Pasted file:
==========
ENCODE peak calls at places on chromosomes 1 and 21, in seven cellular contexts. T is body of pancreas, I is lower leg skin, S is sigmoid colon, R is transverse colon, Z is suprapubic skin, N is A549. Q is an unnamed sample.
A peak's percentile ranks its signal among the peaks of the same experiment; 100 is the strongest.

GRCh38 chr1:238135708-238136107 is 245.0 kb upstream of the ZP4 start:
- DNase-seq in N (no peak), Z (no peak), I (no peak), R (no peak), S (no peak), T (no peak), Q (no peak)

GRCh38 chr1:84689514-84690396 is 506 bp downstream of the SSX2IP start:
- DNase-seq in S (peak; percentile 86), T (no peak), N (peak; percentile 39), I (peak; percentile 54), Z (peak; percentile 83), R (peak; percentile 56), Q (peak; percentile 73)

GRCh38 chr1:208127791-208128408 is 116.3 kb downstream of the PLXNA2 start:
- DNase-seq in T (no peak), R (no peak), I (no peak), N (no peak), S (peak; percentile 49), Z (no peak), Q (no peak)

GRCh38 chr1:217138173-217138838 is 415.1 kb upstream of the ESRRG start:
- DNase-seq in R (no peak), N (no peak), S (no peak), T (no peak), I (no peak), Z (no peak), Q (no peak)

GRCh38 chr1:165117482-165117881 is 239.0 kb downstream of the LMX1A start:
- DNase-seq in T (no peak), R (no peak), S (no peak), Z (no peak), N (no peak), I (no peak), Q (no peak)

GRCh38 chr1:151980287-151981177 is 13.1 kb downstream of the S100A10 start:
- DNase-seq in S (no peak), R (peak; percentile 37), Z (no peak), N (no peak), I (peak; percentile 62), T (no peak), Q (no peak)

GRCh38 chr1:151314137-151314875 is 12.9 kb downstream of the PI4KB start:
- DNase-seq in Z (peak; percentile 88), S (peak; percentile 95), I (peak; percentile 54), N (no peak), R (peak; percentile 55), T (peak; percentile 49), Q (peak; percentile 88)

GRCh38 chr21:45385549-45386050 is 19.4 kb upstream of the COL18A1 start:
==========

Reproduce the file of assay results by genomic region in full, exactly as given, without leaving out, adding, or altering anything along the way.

ENCODE peak calls at places on chromosomes 1 and 21, in seven cellular contexts. T is body of pancreas, I is lower leg skin, S is sigmoid colon, R is transverse colon, Z is suprapubic skin, N is A549. Q is an unnamed sample.
A peak's percentile ranks its signal among the peaks of the same experiment; 100 is the strongest.

GRCh38 chr1:238135708-238136107 is 245.0 kb upstream of the ZP4 start:
- DNase-seq in N (no peak), Z (no peak), I (no peak), R (no peak), S (no peak), T (no peak), Q (no peak)

GRCh38 chr1:84689514-84690396 is 506 bp downstream of the SSX2IP start:
- DNase-seq in S (peak; percentile 86), T (no peak), N (peak; percentile 39), I (peak; percentile 54), Z (peak; percentile 83), R (peak; percentile 56), Q (peak; percentile 73)

GRCh38 chr1:208127791-208128408 is 116.3 kb downstream of the PLXNA2 start:
- DNase-seq in T (no peak), R (no peak), I (no peak), N (no peak), S (peak; percentile 49), Z (no peak), Q (no peak)

GRCh38 chr1:217138173-217138838 is 415.1 kb upstream of the ESRRG start:
- DNase-seq in R (no peak), N (no peak), S (no peak), T (no peak), I (no peak), Z (no peak), Q (no peak)

GRCh38 chr1:165117482-165117881 is 239.0 kb downstream of the LMX1A start:
- DNase-seq in T (no peak), R (no peak), S (no peak), Z (no peak), N (no peak), I (no peak), Q (no peak)

GRCh38 chr1:151980287-151981177 is 13.1 kb downstream of the S100A10 start:
- DNase-seq in S (no peak), R (peak; percentile 37), Z (no peak), N (no peak), I (peak; percentile 62), T (no peak), Q (no peak)

GRCh38 chr1:151314137-151314875 is 12.9 kb downstream of the PI4KB start:
- DNase-seq in Z (peak; percentile 88), S (peak; percentile 95), I (peak; percentile 54), N (no peak), R (peak; percentile 55), T (peak; percentile 49), Q (peak; percentile 88)

GRCh38 chr21:45385549-45386050 is 19.4 kb upstream of the COL18A1 start: